Nearly two thirds (60%) of Brits with important financial information online haven’t told their next of kin about these accounts, according to new research from Lloyds Bank.
Meanwhile, the bank found that nearly nine in 10 (89%) people have haven’t considered what will happen to their social media page on Facebook in the event of their death.
Lloyds believes this has created a nation at risk of being unprepared, with more than three-quarters (78%) of today’s under 45s and nearly nine in 10 (89%) under 35s without a will.
Robin Bulloch, managing director of Lloyds Bank, adds: “We all embrace technological advancement but this does mean that people need to make sure that they’re taking as much care of their online finances now we operate in a more paperless society.
“It’s not easy for anyone to think about a time when they won’t be around, and often even tougher to talk about it. But our research shows that those who are left to organise the financial affairs of a loved one once they’ve passed away could be facing a challenging task. Either wills are not set out, accounts are not easily located or children are without legally binding guardianship. During what’s already a difficult time, this can add further pressure and upset.”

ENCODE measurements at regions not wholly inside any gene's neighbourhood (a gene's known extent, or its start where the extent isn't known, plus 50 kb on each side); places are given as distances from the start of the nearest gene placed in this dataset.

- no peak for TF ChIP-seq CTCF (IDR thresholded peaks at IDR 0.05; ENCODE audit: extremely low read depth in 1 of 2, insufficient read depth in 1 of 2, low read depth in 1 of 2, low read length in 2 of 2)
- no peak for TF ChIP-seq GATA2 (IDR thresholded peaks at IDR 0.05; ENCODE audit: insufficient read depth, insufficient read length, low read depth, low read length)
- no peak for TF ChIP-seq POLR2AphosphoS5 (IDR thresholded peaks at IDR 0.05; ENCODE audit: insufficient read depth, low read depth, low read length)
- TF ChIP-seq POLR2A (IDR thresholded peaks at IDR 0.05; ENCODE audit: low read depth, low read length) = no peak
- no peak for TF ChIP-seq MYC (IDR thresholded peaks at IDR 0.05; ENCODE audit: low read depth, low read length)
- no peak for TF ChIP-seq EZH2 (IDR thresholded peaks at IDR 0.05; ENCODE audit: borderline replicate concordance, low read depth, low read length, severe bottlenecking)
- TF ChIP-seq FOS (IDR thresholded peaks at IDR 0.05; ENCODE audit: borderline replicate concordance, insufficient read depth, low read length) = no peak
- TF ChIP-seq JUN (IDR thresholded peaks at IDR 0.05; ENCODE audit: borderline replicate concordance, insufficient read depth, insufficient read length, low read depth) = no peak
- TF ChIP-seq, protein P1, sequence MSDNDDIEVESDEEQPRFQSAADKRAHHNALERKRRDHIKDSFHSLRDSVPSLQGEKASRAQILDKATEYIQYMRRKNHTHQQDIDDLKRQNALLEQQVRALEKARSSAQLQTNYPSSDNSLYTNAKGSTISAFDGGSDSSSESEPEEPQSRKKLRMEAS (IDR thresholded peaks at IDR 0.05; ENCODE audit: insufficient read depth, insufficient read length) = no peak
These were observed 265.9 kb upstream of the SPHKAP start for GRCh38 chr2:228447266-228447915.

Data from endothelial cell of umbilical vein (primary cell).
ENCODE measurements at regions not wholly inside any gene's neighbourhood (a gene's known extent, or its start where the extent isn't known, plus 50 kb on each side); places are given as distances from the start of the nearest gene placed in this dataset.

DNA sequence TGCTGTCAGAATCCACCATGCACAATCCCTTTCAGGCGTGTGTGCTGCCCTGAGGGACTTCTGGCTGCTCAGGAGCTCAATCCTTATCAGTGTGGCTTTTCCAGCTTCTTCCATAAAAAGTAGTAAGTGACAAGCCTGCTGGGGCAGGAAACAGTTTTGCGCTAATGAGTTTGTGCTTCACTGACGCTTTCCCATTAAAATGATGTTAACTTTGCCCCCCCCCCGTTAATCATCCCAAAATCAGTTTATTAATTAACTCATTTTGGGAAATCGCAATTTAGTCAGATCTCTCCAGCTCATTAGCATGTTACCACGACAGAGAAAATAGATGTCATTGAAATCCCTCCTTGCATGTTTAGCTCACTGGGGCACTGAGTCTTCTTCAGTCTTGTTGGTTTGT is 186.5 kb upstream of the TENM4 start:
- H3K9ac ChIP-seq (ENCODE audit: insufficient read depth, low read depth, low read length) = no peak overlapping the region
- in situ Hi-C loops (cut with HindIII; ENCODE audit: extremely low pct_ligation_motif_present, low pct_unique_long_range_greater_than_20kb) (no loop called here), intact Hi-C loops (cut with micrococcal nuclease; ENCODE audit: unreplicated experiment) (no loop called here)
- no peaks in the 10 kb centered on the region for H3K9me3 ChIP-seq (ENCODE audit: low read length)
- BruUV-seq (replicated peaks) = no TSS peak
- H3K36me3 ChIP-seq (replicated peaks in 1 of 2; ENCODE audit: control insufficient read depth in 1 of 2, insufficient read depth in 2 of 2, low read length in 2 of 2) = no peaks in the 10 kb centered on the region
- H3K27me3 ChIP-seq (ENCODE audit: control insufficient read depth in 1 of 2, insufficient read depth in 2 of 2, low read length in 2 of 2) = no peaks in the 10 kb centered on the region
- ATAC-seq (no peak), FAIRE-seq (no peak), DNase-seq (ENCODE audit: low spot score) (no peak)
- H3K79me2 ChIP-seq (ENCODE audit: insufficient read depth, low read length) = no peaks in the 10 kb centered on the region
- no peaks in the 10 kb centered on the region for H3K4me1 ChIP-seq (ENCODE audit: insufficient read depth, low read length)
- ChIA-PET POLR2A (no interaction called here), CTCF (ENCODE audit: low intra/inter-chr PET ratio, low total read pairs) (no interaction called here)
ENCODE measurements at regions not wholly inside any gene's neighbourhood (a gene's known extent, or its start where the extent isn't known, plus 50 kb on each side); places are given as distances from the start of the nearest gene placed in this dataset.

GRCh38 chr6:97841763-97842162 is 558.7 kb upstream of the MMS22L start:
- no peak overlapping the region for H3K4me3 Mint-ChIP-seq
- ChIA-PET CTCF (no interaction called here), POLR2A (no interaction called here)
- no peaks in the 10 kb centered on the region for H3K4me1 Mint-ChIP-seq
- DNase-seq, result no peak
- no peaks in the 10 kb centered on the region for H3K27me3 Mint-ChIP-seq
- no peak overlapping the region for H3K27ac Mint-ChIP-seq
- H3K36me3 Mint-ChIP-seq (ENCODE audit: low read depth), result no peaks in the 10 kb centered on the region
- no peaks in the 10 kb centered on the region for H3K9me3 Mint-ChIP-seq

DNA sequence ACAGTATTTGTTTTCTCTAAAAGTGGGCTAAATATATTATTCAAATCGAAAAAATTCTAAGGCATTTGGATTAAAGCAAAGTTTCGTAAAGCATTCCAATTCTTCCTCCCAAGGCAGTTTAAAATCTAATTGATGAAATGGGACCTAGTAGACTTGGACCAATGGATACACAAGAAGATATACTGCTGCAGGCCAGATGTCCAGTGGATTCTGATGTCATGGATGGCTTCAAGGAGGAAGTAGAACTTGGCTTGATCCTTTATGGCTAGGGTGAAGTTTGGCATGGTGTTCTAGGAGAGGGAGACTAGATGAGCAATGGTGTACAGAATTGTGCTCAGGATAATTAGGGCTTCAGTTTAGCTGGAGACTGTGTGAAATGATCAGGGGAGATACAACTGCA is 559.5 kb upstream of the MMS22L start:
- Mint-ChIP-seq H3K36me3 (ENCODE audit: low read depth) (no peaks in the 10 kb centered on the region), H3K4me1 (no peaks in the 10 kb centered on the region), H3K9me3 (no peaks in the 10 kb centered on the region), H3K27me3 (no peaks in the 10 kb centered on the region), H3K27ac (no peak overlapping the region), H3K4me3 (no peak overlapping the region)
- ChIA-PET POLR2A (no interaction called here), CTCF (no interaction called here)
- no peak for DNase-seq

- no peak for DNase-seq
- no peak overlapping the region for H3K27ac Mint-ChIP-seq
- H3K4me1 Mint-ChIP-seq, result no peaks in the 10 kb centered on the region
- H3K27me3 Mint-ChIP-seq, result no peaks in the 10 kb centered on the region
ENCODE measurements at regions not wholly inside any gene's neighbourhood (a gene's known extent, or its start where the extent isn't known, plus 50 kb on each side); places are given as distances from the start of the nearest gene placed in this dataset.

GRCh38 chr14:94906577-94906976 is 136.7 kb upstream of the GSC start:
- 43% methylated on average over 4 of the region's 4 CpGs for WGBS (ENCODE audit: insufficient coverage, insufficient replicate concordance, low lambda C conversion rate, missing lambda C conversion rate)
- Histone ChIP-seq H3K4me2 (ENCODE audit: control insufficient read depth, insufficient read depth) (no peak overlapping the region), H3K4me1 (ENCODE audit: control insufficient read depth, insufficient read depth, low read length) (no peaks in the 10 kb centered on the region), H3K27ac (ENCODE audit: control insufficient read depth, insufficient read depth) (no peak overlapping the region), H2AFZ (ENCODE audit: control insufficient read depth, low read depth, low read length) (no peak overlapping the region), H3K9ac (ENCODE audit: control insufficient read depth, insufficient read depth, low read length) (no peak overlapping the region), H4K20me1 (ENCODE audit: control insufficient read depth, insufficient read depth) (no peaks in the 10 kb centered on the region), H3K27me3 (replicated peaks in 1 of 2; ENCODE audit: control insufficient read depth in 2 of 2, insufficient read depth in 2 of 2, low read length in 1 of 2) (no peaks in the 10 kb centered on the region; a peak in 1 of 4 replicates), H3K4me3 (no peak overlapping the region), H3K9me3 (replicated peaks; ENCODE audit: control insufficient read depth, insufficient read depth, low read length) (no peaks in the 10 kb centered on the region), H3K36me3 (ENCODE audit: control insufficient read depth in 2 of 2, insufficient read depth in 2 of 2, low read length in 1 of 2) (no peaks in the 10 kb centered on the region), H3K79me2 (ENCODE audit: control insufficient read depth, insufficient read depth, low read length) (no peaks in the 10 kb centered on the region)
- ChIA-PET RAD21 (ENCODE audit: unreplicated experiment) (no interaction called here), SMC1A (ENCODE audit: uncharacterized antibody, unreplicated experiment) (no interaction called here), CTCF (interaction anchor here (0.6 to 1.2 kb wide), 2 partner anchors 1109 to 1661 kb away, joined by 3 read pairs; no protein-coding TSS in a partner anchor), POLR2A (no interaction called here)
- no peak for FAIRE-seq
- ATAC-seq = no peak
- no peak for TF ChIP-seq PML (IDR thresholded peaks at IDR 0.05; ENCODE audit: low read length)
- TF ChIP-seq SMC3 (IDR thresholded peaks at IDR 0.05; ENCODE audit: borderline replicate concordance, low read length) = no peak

From banking and social networking to storing pictures and listening to music to loyalty card points, Moneywise investigated what happens to your digital assets when you die last year.
We would encourage you to put together a roadmap for what you want to happen with your digital assets on death, and to leave it with your will. Also, ensure you update it with any changes when they occur. However, don’t write down passwords as this is a security risk.
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